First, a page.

The University of Alabama at Birmingham (UAB) has launched a new initiative to raise awareness about hunger and the availability of food in the community.

July 21, 2010

BIRMINGHAM, Ala. - The University of Alabama at Birmingham (UAB) has launched a new initiative to raise awareness about hunger and the availability of food in the community.

The UAB Initiative on Hunger and Food Security, spearheaded by the UAB Office for Service Learning, aims to educate students and the community about the causes of hunger through academic courses, service learning curriculum, campus events, advocacy and partnerships with charitable organizations.

"We are working to unite local organizations that are already fighting hunger and promoting food security locally, statewide, nationally and internationally with faculty through academic programs and student activities," said Norma-May Isakow, director of the UAB Office of Service Learning.

Food security refers to the availability and access to food. A household is considered to be food insecure when there is hunger or a fear of starvation in the home. In 2008, 49.1 million Americans lived in food insecure homes, including 13.3 percent of households in Alabama, according to a 2008 United States Department of Agriculture (USDA) report on household food insecurity in the United States.

Isakow, along with Heather Lee, program coordinator with the Sparkman Center for Global Health in the UAB School of Public Health, and David Buys, a doctoral student in the UAB Medical Sociology Program, are working together with UAB faculty, staff, campus organizations and local nonprofit groups to organize panel discussions and campus events related to the issue of hunger, as well as visits to community gardens run by various churches in the city of Birmingham. The organizers are already making plans for events for World Food Day, an international observance held on or around Oct. 16, which focuses on issues surrounding the world's food supply.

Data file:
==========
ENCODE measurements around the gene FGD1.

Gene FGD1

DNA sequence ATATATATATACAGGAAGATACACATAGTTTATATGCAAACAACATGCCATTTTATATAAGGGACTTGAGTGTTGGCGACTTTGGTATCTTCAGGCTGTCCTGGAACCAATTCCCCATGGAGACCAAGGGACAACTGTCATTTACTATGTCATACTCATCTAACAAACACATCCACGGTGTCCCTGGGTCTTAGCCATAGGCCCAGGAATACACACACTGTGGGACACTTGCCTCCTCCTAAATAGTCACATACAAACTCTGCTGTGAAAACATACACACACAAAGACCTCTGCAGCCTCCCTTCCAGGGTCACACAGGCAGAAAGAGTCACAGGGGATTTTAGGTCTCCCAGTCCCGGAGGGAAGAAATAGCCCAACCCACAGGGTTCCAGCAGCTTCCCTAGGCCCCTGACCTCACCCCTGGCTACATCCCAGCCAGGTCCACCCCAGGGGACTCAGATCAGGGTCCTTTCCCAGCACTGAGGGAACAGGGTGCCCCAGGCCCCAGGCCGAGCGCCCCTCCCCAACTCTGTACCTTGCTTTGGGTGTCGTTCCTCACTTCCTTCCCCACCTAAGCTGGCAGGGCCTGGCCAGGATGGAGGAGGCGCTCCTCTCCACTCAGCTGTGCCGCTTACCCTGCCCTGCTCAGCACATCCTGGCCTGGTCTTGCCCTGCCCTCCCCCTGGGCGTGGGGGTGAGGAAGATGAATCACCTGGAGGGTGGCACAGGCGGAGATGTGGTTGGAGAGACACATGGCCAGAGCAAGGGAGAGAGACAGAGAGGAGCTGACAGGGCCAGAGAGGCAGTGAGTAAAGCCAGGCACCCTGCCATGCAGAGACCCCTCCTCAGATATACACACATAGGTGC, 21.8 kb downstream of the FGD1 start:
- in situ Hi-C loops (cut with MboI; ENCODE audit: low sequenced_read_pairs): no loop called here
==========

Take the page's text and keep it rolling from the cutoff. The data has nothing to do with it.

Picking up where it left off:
Faculty also will be encouraged to incorporate issues related to hunger, nutrition and food security into their academic courses to help raise the profile of the connection, Isakow said.

In addition, local nonprofit organizations engaged in issues related to hunger and poverty will be invited to participate in the initiative by becoming a UAB Office of Service Learning Highlighted Community Partner. Through such partnerships, UAB students have the opportunity to volunteer with community organizations as part of service learning courses that integrate academic learning, civic learning and meaningful service in the community. To apply to become a Highlighted Community Partner, visit the UAB Office of Service Learning website at

"Through this initiative, we want to explore important questions regarding the availability of food," Isakow said. "Is there enough food being grown for everyone? Can people get food? Are there grocery stores in a community and are people getting the proper nutritional intake?

"These are all very relevant factors for achieving a healthier community."

About UAB

Known for its innovative and interdisciplinary approach to education at both the graduate and undergraduate levels, the University of Alabama at Birmingham (UAB) is an internationally renowned research university and academic medical center and the state of Alabama's largest employer. For more information, please visit